OLATHE, Kan. — Even as Johnson County, Kansas approved their latest public health order, some health professionals question if its impact will be enough to keep kids in the classroom.
The discussion is on-going in districts including Blue Valley. Under current district policy masks are still considered optional.
A statement issued Tuesday by the district said: “We continue to monitor developments surrounding the recent surge of COVID-19 in our area, as well as local, state and national guidance as it relates to the safety of our students and community. The situation is evolving quickly and our primary goal remains to provide in-person learning in the safest manner possible. We expect to have more details about our steps for moving forward in the coming days.”
FOX4 is still waiting to hear if and when there will be an official meeting addressing the county’s decision.
But there continues to be concern that, even if the health order is adopted without resistance, this school year could be in for some serious turbulence.
Masks are just one piece of the puzzle to Fariha Shafi. She is a mom to a student at Blue Valley. She is also a local doctor of internal medicine.
“What do you think is going to be happening as we head into September?” FOX4’s Jacob Kittilstad said.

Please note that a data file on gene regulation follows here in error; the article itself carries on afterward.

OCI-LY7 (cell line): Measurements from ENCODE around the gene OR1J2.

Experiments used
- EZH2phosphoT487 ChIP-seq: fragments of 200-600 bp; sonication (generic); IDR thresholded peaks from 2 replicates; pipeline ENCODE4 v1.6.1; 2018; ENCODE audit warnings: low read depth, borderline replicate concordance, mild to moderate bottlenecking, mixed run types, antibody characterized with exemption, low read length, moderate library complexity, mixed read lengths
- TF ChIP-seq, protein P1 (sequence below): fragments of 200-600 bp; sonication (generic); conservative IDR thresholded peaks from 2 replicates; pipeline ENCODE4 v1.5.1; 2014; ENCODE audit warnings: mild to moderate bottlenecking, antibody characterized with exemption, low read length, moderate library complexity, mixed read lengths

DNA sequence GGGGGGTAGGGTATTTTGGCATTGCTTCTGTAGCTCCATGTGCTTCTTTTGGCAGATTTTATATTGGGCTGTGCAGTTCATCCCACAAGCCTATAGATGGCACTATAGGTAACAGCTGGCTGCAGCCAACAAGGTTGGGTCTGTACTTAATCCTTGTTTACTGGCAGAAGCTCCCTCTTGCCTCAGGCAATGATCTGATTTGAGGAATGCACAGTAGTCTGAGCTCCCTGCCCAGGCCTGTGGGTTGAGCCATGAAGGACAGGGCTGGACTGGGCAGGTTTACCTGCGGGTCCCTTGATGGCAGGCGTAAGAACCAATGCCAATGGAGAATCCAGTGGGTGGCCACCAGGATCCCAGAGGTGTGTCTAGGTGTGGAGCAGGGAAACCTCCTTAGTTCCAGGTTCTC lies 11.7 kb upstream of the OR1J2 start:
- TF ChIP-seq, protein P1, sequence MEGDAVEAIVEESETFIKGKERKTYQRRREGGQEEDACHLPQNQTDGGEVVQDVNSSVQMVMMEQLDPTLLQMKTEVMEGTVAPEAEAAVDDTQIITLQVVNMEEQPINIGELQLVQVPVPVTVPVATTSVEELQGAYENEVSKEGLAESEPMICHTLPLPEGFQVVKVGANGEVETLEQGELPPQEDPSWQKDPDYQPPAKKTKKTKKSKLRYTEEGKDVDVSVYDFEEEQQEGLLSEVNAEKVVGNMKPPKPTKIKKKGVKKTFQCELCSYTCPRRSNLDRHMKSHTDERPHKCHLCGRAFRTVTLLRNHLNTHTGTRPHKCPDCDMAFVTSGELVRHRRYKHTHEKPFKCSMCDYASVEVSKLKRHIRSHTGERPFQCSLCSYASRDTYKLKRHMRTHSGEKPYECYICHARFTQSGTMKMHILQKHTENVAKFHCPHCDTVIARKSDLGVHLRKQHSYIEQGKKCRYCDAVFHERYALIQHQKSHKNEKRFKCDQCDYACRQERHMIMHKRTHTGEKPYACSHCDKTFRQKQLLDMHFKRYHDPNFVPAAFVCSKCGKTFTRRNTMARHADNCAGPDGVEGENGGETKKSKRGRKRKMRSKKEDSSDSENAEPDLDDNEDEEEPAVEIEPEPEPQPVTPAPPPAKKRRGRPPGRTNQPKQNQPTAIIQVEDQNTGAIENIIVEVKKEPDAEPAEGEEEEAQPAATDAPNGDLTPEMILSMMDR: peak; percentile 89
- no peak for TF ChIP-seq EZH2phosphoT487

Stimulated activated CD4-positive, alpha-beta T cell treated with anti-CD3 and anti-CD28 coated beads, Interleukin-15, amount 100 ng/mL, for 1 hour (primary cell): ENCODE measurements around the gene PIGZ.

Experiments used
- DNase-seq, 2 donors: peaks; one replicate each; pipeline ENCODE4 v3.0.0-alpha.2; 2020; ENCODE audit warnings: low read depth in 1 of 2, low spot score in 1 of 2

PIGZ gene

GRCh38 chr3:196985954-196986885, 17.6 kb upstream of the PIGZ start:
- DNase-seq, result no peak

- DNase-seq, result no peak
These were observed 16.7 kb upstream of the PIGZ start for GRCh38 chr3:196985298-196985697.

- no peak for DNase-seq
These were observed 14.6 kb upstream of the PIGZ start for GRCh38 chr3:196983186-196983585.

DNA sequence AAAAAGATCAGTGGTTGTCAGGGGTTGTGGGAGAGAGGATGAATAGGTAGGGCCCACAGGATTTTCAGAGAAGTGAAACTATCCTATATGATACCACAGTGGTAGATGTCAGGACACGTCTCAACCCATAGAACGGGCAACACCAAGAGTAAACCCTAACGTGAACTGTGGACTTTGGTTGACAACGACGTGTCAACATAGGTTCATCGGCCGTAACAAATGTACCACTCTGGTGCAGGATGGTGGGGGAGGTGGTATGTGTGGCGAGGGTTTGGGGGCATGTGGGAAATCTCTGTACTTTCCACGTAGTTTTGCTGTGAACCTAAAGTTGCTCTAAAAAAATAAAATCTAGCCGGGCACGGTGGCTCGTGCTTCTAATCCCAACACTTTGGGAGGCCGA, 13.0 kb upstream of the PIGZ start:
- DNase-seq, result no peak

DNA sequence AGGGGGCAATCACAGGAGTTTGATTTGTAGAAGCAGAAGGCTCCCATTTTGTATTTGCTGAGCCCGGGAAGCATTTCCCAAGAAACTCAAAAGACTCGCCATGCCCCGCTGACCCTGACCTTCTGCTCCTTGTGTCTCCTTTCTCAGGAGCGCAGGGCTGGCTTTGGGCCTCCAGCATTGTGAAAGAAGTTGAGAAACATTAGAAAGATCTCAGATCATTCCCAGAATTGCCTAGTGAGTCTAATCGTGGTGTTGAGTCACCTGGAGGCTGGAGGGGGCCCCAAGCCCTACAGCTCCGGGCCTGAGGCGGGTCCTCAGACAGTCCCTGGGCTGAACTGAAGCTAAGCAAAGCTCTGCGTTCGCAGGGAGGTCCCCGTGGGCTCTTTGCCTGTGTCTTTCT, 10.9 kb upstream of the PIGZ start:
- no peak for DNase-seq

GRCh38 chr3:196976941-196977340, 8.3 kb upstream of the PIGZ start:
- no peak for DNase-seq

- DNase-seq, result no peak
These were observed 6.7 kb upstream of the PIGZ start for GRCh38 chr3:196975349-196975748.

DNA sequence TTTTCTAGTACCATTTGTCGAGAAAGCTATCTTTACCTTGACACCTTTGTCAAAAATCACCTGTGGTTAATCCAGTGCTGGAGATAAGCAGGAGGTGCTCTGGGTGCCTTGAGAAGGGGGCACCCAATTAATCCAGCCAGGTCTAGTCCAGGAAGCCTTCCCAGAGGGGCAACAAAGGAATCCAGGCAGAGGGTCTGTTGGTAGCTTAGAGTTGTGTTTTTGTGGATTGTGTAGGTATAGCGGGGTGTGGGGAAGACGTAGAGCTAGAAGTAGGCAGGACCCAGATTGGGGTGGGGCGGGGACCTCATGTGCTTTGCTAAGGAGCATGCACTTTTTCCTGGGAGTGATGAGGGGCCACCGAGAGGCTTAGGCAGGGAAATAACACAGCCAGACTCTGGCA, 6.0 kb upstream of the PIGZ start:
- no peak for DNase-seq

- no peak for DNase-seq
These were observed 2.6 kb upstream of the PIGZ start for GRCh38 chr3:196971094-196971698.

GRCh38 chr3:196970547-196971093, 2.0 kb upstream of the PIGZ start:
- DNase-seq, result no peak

“To be really honest, we don’t have to think what will happen. Last year, in Blue Valley, when we did the mask mandate and had all those guidelines in place, our own district is an excellent case study in how effective mitigation measures, especially masks, work,” Shafi said.
But this year will be different from last. One major change is quarantining rules. Recently issued revised Kansas guidelines say that, in schools, frequent COVID-19 testing will now be preferred over the-once-standard isolation after exposure.
Doctors at Children’s Mercy Hospital also say vaccinations for people “around the young” are important.
“So this means getting teachers, school staff, parents, older siblings, everybody vaccinated for COVID-19 who’s eligible. We call this cocooning,” Dr. Jennifer Schuster of Children’s Mercy Hospital’s Infectious Diseases Department said.
Dr. Mitchell Douglass, who works in the Department of Psychiatry and Behavioral Sciences at the University of Kansas Medical Center, said for the mental health of kids, it is best to be in person.
“Kids need to be in school. I want kids to be in school,” Douglass said. “If this is what it takes to get a kid in school, let’s do that.”
But Shafi said she still feels pessimistic about the upcoming school year.
“I think within the next couple of weeks you’re going to see that the schools are going to have to be shut down,” Shafi said.
“And I think the burden is going to be very different this time around because our schools actually don’t have a plan. There is no hybrid. There is no virtual platform. It’s going to be in-person or you’re going to be figuring out a plan on your own,” Shafi said.
Also fueling that anxiety – even with their health order high school students will still have optional masking. In Blue Valley schools, there is currently no plan to ask students their vaccination status.
Johnson County’s most recent report on vaccinations shows that about 17% of students 12-to-17 are vaccinated.